Coptic Christian boys accused of 'contempt of religion' in Egypt
CAIRO — Two Coptic Christian boys have been put in juvenile detention after locals accused them of urinating on pages of the Islamic holy book, an Islamic cleric and prosecutors said on Wednesday, in the latest in a series of legal cases in Egypt against alleged contempt of religion.
Accusations of insulting Islam have increased in Egypt — particularly against Christians — since last month's fury over an anti-Islam film produced in the United States. Such cases occurred in the past, but the flurry to prosecute in recent weeks has raised concerns over freedom of speech and over the power of ultraconservative Islamists in the country.
The new case is a rare instance of minors being accused. The boys, ages 9 and 10, were detained on Tuesday in a southern town, to be held for 15 days while prosecutors investigate the accusations.
There have been 17 cases of alleged contempt of religion filed since the January 2011 revolution, including at least five in recent weeks, according to the Egyptian Initiative for Personal Rights.
In a rare case of prosecuting an offender of Christianity, an Islamic preacher is on trial for tearing up and burning a copy of the Bible during protests last month against the film.
Show commenting policy
TribLive commenting policy
You are solely responsible for your comments and by using TribLive.com you agree to our Terms of Service.
We moderate comments. Our goal is to provide substantive commentary for a general readership. By screening submissions, we provide a space where readers can share intelligent and informed commentary that enhances the quality of our news and information.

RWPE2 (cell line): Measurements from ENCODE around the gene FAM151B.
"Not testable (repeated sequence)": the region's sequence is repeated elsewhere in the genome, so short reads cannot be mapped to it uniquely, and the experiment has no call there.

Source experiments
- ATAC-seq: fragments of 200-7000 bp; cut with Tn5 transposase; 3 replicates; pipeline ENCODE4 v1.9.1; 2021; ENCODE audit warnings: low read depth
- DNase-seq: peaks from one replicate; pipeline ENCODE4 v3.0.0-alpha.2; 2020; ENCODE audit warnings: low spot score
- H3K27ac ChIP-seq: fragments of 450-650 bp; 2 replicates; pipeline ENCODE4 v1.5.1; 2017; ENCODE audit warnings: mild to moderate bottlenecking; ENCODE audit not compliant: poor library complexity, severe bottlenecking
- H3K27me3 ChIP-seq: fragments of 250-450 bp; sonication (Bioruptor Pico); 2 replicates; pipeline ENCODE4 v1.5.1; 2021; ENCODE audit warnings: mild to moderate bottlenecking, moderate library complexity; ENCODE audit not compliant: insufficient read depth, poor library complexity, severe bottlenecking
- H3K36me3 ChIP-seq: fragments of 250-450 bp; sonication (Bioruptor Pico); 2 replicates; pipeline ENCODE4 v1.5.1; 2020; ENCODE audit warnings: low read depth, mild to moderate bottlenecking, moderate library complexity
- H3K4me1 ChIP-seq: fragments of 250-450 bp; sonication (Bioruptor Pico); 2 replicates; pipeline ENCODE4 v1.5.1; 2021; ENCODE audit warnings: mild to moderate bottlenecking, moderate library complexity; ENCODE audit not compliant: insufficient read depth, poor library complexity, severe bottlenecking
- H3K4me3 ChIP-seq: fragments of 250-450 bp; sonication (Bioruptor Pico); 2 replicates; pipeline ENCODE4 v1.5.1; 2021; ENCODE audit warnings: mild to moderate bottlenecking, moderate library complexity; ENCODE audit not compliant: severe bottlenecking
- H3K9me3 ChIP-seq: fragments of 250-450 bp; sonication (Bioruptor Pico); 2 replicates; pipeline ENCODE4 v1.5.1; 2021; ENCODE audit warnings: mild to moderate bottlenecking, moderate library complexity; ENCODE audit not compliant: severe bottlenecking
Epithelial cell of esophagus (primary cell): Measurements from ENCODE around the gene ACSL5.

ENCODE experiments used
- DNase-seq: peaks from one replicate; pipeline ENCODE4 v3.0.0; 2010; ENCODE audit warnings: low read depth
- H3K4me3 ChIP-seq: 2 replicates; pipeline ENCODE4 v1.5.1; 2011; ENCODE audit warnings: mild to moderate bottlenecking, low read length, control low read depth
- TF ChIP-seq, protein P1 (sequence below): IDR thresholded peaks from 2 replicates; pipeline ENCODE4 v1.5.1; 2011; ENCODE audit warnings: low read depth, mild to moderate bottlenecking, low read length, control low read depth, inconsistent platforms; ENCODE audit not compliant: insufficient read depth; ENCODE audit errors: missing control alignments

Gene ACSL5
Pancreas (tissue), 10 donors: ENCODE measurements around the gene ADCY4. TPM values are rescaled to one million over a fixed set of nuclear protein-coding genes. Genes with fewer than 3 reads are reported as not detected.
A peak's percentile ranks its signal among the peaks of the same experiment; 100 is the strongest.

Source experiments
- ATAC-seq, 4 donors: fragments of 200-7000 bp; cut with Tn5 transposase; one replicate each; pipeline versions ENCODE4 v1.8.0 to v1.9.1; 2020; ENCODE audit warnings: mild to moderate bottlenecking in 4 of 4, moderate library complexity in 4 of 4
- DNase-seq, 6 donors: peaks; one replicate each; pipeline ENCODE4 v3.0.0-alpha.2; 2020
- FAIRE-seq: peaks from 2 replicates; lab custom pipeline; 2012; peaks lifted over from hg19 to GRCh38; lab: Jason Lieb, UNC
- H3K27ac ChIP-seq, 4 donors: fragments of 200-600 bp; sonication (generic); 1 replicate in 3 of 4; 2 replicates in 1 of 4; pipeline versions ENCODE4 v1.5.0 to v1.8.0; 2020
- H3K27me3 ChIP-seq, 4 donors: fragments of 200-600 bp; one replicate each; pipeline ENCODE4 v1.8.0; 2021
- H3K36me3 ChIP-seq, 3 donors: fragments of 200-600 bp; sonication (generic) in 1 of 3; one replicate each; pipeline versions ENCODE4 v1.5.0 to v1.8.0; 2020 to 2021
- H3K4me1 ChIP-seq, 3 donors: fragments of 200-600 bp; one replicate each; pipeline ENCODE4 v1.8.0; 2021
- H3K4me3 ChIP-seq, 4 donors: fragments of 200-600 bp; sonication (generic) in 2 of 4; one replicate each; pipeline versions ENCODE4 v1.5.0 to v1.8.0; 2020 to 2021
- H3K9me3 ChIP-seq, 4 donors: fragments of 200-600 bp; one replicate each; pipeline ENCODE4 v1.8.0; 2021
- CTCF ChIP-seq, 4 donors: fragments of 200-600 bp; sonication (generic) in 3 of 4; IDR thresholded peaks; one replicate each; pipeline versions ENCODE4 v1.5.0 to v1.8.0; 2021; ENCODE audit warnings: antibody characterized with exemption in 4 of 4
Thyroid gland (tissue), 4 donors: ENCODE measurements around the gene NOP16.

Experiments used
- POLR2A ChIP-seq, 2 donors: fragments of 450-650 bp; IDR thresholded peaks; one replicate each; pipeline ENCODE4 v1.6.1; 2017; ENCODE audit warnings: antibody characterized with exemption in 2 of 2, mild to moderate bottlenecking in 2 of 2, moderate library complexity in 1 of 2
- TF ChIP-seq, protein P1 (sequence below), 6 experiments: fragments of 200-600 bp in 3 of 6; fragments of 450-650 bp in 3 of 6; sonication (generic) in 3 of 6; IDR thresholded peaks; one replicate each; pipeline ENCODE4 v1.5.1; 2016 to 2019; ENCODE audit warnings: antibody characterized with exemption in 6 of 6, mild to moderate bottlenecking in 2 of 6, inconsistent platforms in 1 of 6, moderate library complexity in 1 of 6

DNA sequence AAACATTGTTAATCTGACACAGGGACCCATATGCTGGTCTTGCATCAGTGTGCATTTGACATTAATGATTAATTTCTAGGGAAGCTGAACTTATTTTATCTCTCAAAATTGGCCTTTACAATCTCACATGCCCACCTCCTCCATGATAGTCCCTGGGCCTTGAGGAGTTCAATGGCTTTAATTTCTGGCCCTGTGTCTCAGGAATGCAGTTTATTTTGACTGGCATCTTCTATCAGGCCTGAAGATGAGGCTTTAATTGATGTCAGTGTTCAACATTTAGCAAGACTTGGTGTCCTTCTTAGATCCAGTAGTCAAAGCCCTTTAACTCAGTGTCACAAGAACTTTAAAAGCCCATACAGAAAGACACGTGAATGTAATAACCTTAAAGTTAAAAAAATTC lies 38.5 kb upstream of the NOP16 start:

While most comments will be posted if they are on-topic and not abusive, moderating decisions are subjective. We will make them as carefully and consistently as we can. Because of the volume of reader comments, we cannot review individual moderation decisions with readers.
We value thoughtful comments representing a range of views that make their point quickly and politely. We make an effort to protect discussions from repeated comments either by the same reader or different readers.
We follow the same standards for taste as the daily newspaper. A few things we won't tolerate: personal attacks, obscenity, vulgarity, profanity (including expletives and letters followed by dashes), commercial promotion, impersonations, incoherence, proselytizing and SHOUTING. Don't include URLs to Web sites.
We do not edit comments. They are either approved or deleted. We reserve the right to edit a comment that is quoted or excerpted in an article. In this case, we may fix spelling and punctuation.
We welcome strong opinions and criticism of our work, but we don't want comments to become bogged down with discussions of our policies and we will moderate accordingly.
We appreciate it when readers and people quoted in articles or blog posts point out errors of fact or emphasis and will investigate all assertions. But these suggestions should be sent via e-mail. To avoid distracting other readers, we won't publish comments that suggest a correction. Instead, corrections will be made in a blog post or in an article.
- Air Algerie flight ‘probably’ crashed in Mali in rough weather
- UN school in Gaza caught in cross-fire; 15 killed
- Ukraine: Pro-Russia rebels downed Malaysian plane
- Amid attacks, Afghan recount begins
- Hard-hit China braces for Typhoon Rammasun
- Ukraine rebel leader admits they had BUK
- U.N. experts trace recent seized arms to Iran, violating embargo
- Australia kills ‘toxic’ carbon tax
- Italy’s former premier acquitted in sex-for-hire appeal
- Acetaminophen no better for back pain than placebo, researchers report